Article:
A lot of us have experienced a massive buzz about "Peri cues". But, very few of us know a whole lot about the brand. I got curious and did some digging. First of all; Peri cues are a massive brand. Perhaps even the biggest brand in the entire world of cue sports. They've got 1000 employees at their factory! The Peri brand is owned by Weilu Billiards International Co. It's run by a very influential family in China. Founded in 1998.
Their factory produces pool cues, carom cues, snooker cues, pool tables, snooker tables, Chinese 8-ball tables, lighting, cue cases, and basically anything a pool hall/player would need. During the manufacturing process, the workers comply with very strict protocols. (Footnote: up till recently they also produced the "Eclat" brand, but stopped in early 2020 to focus solely on the Peri brand).
Spearheading the brand outside of China is Jayson Shaw. In 2018 he signed a record-long deal for 10 years! He joins the already decent-sized roster of 60+ Chinese and other players.
I think it’s safe to say that a player of Jayson Shaw’s caliber would not settle with anything but top quality!
Which cue does Jayson Shaw play with?
Jayson plays with a few different Peri pool cues. This is his current set up as of today: Break cue: PBH-G01-W Jump cue: Eagle PBH-T1 Playing cue: Duke Aquitaine P-T03 Cue case: Golden Python 3 x 4 and White Kylin 2 x 4
Peri cues are simply the best I ever play with! - Jayson Shaw
Sure, some of you might think that the players do not care about which cue they play with as long as they got those big sponsorship dollars, right? Well, that could not be further from the truth. The sponsorship money pales in comparison with what the top pros make from tournament winnings and money games. So, the only thing they care about is having great quality cues.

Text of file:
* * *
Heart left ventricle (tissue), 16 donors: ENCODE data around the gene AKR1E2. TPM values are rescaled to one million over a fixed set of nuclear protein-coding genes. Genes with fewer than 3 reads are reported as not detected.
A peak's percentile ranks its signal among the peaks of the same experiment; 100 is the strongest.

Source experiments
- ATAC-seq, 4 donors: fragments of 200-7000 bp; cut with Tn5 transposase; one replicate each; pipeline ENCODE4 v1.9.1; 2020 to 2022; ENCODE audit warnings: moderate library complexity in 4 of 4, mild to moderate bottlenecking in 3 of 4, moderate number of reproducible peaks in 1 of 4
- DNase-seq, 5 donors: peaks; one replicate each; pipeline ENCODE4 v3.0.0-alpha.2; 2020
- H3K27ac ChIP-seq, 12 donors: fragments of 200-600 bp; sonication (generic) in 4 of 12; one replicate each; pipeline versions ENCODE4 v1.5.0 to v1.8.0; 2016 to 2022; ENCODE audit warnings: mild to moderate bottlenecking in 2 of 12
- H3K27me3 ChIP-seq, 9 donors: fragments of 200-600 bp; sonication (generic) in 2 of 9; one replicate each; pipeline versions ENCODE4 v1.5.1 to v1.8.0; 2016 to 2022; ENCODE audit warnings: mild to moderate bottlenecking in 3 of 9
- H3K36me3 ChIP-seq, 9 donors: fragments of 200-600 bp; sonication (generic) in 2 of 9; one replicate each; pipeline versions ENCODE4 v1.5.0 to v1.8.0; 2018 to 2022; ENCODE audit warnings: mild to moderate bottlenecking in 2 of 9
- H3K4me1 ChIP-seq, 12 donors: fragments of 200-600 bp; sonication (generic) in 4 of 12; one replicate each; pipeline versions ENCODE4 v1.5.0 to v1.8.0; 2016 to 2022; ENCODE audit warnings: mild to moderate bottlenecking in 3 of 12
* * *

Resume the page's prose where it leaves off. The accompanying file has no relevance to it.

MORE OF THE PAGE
By signing Jayson Shaw, Peri made a statement. They are here to capture market shares in the U.S.
China is an enormous market, but Peri is already the outright leader there. So, now they are targeting the US and the EU markets. The whole Covid19 situation put an abrupt stop to their momentum. I have however noticed that their Facebook group grew from 300 to 3000 followers since March 2020. And that's in the midst of the quarantine.
The Peri pockets are deep. Very deep. I expect them to make an aggressive charge as soon as the world returns to normal. They've already established a good sponsoring relationship with the Eurotour, and I know for a fact they are willing to sponsor U.S.-based events as well. They already established a regular high-profile Chinese event in the LCBA.
So what is it about the Peri cues that make them a serious contender?
First of all, they have a ton of experience in making cues. They've been at it for 20+ years. In fact, they used to make cues for other well-known brands in the past. Brands many think are "100% US-MADE". Secondly, they use mainly exotic and high-quality materials in their production. Cocobolo, Ebony, and Canadian maple are regular components in their cues. Their factory is actually super high-tech. And if you don't mind having a production line cue, they are a great option to consider. Especially the Peri break cues have gained a lot of attention. They look great and are very aggressively priced. Sources tell me they priced it so low to basically piss off another well-known brand. Both the break cues and jump cues are actually priced very “competitively” and they are gaining more and more traction in the sales figure.
Peri pool cues prices
Some say "Peri cues are too expensive" and I would have to agree. Their upper-level cue series are way overpriced. I don't think a lot of people will buy these models considering you can get a custom cue at the same prices. However, in China, they sell a lot of them, and they can't really lower their prices for the "outside-China" market. I would, however, say that their starting and mid-level cues are very well priced. They start as low as $200, but if you want inlays and not overlays, you need to move towards the $600+ region.
How are Peri Cues built?
As previously mentioned, the Peri Cues are made from the finest exotic wood like Cocobolo and Canadian maple. The 2020 models are more "westernized" compared to the previous ones who tended to have an Asian style. In regards to "technology", their handles have an embedded carbon fiber structure (patented technology) to ensure stability.
Some cues will take several days to complete. The Peri P20 shaft is reaping good reviews. All shafts are stored for 49 days at a constant degree of 77f with a humidity of 35-45%. Reports say that they never run out of cues. Their production capacity is huge, and they only run out of limited and/or discontinued models.
I'd love to hear your thought on the Peri brand and cues. Put down your comments in the SPM Facebook group. (And don't forget to smash that like button/heart down in the corner)
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